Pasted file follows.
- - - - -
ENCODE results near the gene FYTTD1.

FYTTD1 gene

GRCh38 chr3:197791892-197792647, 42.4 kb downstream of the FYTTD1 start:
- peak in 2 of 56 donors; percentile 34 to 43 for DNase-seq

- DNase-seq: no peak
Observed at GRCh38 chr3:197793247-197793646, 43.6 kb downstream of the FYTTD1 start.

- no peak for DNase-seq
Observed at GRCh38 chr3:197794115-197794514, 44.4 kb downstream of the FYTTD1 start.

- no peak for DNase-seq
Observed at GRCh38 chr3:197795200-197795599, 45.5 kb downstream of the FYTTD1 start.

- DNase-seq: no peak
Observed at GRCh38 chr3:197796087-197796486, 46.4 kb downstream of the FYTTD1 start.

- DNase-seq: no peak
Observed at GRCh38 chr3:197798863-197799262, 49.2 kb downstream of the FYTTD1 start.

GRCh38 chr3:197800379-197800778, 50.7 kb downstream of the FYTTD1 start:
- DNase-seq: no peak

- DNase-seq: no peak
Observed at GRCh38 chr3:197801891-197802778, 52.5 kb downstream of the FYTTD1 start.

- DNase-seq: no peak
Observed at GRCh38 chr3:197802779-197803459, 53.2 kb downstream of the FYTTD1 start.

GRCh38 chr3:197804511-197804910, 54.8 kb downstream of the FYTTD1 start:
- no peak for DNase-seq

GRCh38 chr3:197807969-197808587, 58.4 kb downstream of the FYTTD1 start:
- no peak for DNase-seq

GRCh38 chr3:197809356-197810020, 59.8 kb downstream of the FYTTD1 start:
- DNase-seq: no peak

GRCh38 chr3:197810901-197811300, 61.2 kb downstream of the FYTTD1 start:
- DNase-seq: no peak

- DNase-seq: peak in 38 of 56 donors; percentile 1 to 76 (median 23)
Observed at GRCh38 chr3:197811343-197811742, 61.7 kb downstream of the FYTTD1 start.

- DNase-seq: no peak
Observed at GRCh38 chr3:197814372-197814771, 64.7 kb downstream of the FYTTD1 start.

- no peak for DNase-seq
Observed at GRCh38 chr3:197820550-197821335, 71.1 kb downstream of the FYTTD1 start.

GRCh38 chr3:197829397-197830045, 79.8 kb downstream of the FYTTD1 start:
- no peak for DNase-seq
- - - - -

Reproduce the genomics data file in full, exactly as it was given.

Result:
ENCODE results near the gene FYTTD1.

FYTTD1 gene

GRCh38 chr3:197791892-197792647, 42.4 kb downstream of the FYTTD1 start:
- peak in 2 of 56 donors; percentile 34 to 43 for DNase-seq

- DNase-seq: no peak
Observed at GRCh38 chr3:197793247-197793646, 43.6 kb downstream of the FYTTD1 start.

- no peak for DNase-seq
Observed at GRCh38 chr3:197794115-197794514, 44.4 kb downstream of the FYTTD1 start.

- no peak for DNase-seq
Observed at GRCh38 chr3:197795200-197795599, 45.5 kb downstream of the FYTTD1 start.

- DNase-seq: no peak
Observed at GRCh38 chr3:197796087-197796486, 46.4 kb downstream of the FYTTD1 start.

- DNase-seq: no peak
Observed at GRCh38 chr3:197798863-197799262, 49.2 kb downstream of the FYTTD1 start.

GRCh38 chr3:197800379-197800778, 50.7 kb downstream of the FYTTD1 start:
- DNase-seq: no peak

- DNase-seq: no peak
Observed at GRCh38 chr3:197801891-197802778, 52.5 kb downstream of the FYTTD1 start.

- DNase-seq: no peak
Observed at GRCh38 chr3:197802779-197803459, 53.2 kb downstream of the FYTTD1 start.

GRCh38 chr3:197804511-197804910, 54.8 kb downstream of the FYTTD1 start:
- no peak for DNase-seq

GRCh38 chr3:197807969-197808587, 58.4 kb downstream of the FYTTD1 start:
- no peak for DNase-seq

GRCh38 chr3:197809356-197810020, 59.8 kb downstream of the FYTTD1 start:
- DNase-seq: no peak

GRCh38 chr3:197810901-197811300, 61.2 kb downstream of the FYTTD1 start:
- DNase-seq: no peak

- DNase-seq: peak in 38 of 56 donors; percentile 1 to 76 (median 23)
Observed at GRCh38 chr3:197811343-197811742, 61.7 kb downstream of the FYTTD1 start.

- DNase-seq: no peak
Observed at GRCh38 chr3:197814372-197814771, 64.7 kb downstream of the FYTTD1 start.

- no peak for DNase-seq
Observed at GRCh38 chr3:197820550-197821335, 71.1 kb downstream of the FYTTD1 start.

GRCh38 chr3:197829397-197830045, 79.8 kb downstream of the FYTTD1 start:
- no peak for DNase-seq